It is the dance of love, passion and all things sexy.
Madonna is learning it for her role as Evita. Julio Iglesias' next CD will be nothing but.
Dancers swear the tango is the dance of love. If not for lovers, for the love of the turns and the twists.
"I fell in love with the tango, " said Dora Ruiz of Miami Lakes.
"The more you dance the tango, the more you fall in love with it, " said Marlene Garcia.
"As one is practicing, one falls in love more and more, " said Francisco Blanco, 43, a Surfside man who owns a pizzeria and a beauty salon in North Miami Beach.
Ruiz, Garcia, Blanco and often dozens of others -- including Blanco's 13-year-old son -- converge every Wednesday on the Elks Lodge in Coral Gables where Jorge Nel is King Tango.
Nel, 39, has the tango in his blood. His parents were tango dancers in Colombia when a dancing profession usually meant a life of poverty. His father, a national champion of guaracha, also repaired shoes. His mother, a national tango champion, washed clothes for other people.
Jorge was born in 1956 in a dressing room at a cabaret in Manizales, Colombia. Four hours earlier, his parents had performed. A tango tune was the first thing he heard.
He spent much of his childhood in dressing rooms and backstage and joined the act at age 8.
In 1974, Jorge Nel became the national champion of popular dance in Colombia. In 1978, he won the paso doble national title at the big fair in Manizales. He hit the trifecta in 1986 as the nation's best in the tango.
That's when he was lured to Miami, to dance at the former Argentine restaurant Martin Fierro, on the Tamiami Trail at Southwest 124th Avenue. He and dance partner Laura Brondo were soon married.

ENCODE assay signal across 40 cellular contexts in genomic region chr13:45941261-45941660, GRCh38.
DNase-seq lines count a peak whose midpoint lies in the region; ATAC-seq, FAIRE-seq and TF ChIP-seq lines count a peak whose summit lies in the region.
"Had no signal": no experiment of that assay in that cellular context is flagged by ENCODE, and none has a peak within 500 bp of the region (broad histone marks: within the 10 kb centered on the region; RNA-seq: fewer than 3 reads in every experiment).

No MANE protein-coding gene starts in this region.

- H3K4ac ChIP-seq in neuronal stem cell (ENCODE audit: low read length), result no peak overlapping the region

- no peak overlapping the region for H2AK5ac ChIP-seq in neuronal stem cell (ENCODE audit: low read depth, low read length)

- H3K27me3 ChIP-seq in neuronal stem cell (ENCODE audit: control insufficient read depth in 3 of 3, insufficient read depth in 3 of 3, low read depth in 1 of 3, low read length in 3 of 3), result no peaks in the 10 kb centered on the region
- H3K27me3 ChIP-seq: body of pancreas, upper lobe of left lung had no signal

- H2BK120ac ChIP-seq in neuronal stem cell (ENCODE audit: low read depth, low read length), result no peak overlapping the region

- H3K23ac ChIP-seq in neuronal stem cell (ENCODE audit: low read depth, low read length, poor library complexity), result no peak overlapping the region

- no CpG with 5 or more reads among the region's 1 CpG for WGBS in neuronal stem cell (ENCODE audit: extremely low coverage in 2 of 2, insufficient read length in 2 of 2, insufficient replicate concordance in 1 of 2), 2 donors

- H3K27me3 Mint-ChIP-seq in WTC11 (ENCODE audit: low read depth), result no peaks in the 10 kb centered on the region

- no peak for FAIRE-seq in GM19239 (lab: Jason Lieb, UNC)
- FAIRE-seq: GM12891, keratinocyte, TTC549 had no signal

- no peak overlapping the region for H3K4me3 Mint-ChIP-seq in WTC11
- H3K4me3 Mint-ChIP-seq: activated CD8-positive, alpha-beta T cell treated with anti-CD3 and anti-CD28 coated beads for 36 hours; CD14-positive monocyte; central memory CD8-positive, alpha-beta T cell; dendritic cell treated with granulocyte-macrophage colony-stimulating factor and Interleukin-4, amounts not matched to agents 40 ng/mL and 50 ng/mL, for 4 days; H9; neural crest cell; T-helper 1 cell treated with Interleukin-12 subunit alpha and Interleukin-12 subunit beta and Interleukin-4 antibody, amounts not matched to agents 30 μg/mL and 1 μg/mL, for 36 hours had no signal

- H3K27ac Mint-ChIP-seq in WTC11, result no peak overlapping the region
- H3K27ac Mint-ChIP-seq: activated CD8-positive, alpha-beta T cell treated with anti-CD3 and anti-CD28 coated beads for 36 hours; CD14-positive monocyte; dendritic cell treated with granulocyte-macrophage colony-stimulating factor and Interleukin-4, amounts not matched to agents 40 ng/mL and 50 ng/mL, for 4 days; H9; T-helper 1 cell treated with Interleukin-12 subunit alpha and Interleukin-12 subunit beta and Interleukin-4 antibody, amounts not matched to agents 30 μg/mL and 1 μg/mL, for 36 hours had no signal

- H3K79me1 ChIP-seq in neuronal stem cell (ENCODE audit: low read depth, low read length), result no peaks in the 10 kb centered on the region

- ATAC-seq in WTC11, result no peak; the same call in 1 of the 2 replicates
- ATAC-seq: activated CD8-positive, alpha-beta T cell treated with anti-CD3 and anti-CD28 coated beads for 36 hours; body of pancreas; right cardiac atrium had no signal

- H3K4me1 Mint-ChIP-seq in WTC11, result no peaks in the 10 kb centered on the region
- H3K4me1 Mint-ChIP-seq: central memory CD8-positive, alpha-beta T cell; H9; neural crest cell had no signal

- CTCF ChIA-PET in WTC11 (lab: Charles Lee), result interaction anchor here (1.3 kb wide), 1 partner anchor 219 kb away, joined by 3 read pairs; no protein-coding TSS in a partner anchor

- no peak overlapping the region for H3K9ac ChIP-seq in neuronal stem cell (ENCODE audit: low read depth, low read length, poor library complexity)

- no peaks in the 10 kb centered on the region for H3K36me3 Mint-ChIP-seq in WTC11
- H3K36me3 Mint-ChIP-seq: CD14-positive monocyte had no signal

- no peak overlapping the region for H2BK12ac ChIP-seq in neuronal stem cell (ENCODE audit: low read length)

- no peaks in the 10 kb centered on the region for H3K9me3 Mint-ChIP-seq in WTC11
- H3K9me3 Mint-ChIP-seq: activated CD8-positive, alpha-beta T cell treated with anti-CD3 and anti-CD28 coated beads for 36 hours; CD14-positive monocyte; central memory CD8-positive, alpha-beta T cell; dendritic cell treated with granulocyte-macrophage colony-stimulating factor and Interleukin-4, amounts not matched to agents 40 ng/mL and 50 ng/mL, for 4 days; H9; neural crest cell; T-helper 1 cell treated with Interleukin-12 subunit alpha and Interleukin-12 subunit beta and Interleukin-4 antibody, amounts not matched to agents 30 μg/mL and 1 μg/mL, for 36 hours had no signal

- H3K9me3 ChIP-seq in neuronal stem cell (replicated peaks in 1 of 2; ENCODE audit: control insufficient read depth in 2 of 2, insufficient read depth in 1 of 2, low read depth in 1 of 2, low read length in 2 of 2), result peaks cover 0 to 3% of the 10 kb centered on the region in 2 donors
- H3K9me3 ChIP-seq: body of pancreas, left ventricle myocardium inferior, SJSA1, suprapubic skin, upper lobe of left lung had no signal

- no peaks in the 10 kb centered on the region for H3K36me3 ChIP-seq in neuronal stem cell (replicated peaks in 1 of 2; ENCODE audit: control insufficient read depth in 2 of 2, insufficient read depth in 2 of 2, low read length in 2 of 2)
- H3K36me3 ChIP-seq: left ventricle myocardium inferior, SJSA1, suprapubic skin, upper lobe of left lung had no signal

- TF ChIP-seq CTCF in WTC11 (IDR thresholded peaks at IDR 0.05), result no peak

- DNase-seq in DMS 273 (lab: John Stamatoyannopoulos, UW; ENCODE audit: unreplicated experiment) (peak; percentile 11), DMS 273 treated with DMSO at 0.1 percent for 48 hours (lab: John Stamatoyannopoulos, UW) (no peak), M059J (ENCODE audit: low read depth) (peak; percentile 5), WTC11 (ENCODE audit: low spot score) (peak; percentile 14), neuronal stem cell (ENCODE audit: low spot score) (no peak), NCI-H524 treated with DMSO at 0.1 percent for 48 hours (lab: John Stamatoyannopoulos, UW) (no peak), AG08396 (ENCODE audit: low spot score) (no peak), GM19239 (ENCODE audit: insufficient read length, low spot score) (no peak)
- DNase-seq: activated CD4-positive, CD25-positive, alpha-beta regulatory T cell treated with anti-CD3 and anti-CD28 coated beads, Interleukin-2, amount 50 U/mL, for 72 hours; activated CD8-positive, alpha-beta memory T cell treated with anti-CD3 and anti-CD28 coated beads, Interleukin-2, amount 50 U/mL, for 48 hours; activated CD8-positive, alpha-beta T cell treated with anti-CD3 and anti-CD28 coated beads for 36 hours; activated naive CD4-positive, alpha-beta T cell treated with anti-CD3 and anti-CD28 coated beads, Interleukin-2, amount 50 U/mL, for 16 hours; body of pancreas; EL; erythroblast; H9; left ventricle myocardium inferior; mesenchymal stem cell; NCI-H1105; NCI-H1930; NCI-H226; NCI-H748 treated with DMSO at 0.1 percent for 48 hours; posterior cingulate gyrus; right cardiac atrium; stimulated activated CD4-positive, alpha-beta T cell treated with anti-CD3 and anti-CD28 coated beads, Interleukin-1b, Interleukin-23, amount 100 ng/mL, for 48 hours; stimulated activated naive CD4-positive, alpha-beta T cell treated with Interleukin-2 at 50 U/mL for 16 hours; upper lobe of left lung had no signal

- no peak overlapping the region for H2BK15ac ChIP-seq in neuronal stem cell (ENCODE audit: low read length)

Though they divorced after four years, they still dance together.
"When we divorced, the only thing that kept us united was the tango, " Nel said. "The tango has so much force in couples that if the relationship falls apart for personal reasons, they stay close artistically."
The couple had founded Club Amigos del Tango in 1991, hosting dances in their living room. Three years ago, they had to move to the Elks Lodge in Coral Gables.
Black-and-white silhouettes of a couple dancing in black- tie garb line both sides of the stage. A large mirrored ball, like those you find at high school dances, hangs from the ceiling. Even when the room is empty, you can almost smell the perfume.
A recent Wednesday night class drew 31 students. It was a slow night. A few weeks ago 46 showed. The record is 72. Records show almost a thousand people have taken at least one class.
"Only the true lovers of tango stay for years, " said Cristina Brondo, Amigos del Tango secretary. "For many of us, the club has become a family, almost a party. People meet each other. They form little groups."
People like Blanco and his son Diego, 13, dancers for three years.
"My father said, 'Let's do something different.' And tango was it, " Diego said. "At first I didn't like it. But then you get used to it and your stress goes away. It goes right out of your body."
Diego said his friends at Charles Drew Middle School sometimes make fun of him -- until they see him dance.
"I'm a hip-hopper too. I don't exchange hip-hop for tango. But I like to be different." Pausing, he said, "It's a passion."
One of those love words again.
His father: "It's a very deep feeling, a transportation to something super high, a higher level. It allows me to express myself as in art."